Roads also remained impassable in parts of the state.
Rob Alsop, Gov. Earl Ray Tomblin's chief of staff, said road crews were focused on reopening roads in hard-hit counties like Nicholas, Tucker, Webster and Preston.
Parts of three major roads in Tucker County - Interstate 72, U.S. 219 and W.Va. 38 - were closed because of downed trees, the Department of Transportation reported Wednesday evening.
Government chain saw crews were trying to open roads and also were helping power companies gain access to downed poles, substations and transmissions lines.
The state Department of Health and Human Resources warned citizens to be cautious if using their own chain saws.
A roof collapsed at an apartment building in the Nicholas County town of Summersville, leaving 70 people homeless, MetroNews reported. Several other collapses have been reported in the county.
Other parts of the state seemed relatively normal Wednesday, creating an incongruent experience for some. It looked like just a wet fall day in downtown Charleston, though thousands remained without power in the city.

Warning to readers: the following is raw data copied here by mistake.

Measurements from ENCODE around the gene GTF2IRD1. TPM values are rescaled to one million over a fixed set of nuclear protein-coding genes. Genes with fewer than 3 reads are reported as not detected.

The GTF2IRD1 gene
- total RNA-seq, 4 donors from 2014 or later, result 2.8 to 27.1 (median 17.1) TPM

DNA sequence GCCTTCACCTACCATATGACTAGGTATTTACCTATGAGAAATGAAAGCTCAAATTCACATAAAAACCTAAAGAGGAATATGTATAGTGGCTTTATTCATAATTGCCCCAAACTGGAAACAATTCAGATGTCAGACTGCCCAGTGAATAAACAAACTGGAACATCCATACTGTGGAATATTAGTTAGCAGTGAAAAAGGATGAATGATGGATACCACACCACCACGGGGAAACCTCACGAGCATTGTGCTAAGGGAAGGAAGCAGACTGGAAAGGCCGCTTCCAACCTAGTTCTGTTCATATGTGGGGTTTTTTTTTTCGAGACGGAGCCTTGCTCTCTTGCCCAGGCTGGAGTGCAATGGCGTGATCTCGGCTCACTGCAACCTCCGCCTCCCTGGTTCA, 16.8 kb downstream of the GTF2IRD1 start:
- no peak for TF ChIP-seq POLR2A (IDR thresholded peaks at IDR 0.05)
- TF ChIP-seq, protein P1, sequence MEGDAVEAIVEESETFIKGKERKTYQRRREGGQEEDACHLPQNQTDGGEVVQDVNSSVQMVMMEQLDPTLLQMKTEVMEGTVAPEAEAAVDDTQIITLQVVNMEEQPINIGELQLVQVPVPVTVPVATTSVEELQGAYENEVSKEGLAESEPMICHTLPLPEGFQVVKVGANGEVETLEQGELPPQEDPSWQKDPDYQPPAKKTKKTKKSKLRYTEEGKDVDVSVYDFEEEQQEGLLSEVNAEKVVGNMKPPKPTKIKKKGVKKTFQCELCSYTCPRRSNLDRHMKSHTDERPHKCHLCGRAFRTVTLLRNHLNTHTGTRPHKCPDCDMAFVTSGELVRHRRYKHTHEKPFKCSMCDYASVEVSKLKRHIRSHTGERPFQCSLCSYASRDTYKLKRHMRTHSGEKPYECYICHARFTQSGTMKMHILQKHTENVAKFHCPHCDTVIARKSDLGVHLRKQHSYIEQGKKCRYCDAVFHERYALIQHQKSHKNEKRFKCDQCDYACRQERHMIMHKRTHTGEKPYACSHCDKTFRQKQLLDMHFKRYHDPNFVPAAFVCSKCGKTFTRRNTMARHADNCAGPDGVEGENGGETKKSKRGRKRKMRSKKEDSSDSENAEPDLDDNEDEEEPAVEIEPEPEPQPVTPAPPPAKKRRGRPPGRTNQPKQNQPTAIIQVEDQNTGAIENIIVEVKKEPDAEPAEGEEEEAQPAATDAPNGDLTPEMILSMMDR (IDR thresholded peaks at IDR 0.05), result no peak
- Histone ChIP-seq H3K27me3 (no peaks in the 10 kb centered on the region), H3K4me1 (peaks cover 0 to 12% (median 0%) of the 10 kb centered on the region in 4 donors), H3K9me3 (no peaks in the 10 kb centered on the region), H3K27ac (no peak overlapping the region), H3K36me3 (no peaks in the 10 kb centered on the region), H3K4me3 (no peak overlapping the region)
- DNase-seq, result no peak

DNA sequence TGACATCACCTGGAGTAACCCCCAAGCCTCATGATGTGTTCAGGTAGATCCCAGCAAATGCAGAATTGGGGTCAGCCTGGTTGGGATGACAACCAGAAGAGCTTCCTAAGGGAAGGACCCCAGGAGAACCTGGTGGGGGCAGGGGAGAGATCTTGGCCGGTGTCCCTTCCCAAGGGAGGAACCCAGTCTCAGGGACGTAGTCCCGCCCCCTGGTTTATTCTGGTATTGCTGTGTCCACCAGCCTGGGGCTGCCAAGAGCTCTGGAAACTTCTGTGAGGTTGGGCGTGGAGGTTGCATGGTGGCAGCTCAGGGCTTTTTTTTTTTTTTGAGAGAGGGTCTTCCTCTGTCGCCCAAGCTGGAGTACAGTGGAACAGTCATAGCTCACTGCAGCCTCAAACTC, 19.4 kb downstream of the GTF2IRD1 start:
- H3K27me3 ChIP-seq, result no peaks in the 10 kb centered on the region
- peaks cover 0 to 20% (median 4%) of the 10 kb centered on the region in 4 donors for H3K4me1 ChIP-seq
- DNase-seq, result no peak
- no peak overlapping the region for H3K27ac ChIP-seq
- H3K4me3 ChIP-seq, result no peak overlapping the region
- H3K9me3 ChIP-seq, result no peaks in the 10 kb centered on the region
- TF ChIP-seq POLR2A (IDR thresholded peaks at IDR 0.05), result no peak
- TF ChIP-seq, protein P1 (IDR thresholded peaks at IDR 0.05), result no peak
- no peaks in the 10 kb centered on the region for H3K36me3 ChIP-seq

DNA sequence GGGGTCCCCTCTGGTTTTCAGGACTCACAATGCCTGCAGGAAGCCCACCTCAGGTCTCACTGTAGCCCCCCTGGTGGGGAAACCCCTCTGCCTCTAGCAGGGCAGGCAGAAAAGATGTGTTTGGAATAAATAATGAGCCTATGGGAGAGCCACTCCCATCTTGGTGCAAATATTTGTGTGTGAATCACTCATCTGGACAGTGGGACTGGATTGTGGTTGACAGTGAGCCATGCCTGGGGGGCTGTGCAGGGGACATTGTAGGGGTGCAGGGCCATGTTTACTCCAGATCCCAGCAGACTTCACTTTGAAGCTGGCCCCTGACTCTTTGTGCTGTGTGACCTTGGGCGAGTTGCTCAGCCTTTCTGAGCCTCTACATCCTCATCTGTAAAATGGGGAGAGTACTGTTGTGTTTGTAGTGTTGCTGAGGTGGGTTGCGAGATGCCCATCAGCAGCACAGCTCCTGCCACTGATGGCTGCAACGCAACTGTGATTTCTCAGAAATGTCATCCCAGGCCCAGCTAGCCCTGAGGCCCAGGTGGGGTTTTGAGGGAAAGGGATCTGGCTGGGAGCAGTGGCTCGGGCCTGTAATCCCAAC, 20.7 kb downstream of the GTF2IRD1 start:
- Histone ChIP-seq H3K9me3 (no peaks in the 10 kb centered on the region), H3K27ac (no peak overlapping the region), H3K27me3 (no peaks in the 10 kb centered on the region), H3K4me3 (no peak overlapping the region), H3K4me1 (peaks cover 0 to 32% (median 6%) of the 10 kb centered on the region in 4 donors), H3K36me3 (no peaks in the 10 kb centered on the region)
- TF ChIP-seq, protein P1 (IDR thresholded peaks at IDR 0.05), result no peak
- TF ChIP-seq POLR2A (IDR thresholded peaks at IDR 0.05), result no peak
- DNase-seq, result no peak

The storm disrupted political campaigns ahead of next Tuesday's election. Thousands without power couldn't be bombarded by TV ads, and the press corps turned its attention to the storm, although some candidates and political action committees continued to release ads and rail on in press releases and website posts.
Gov. Tomblin and U.S. Sen. Joe Manchin took an official tour of several counties.
Republican gubernatorial candidate Bill Maloney posted a picture of him and his wife giving blood.
Alsop said the state wanted to make sure polling places had power in time for the election. Secretary of State Natalie Tennant and her staff were attentively monitoring emergency conditions and helping to make some plans in case some polling places are still without power on Election Day.
The Legislature set aside about $10 million to deal with disasters in the budget year that started July 1 and continues through next June. Alsop said officials drew on the funds to help deal with the aftermath of the June 29 windstorm and will do so again this time.
"A lot of things we pay upfront and we get reimbursed from FEMA later on," he said, referring to the Federal Emergency Management Agency.
Both storms could hit customers' pockets later when power companies go to the Public Service Commission and ask for higher rates to recoup their storm-related costs.
"There's no question that at some point in time these costs will be part of the rate cases the power companies file," Alsop said.
Staff writer David Boucher contributed to this story.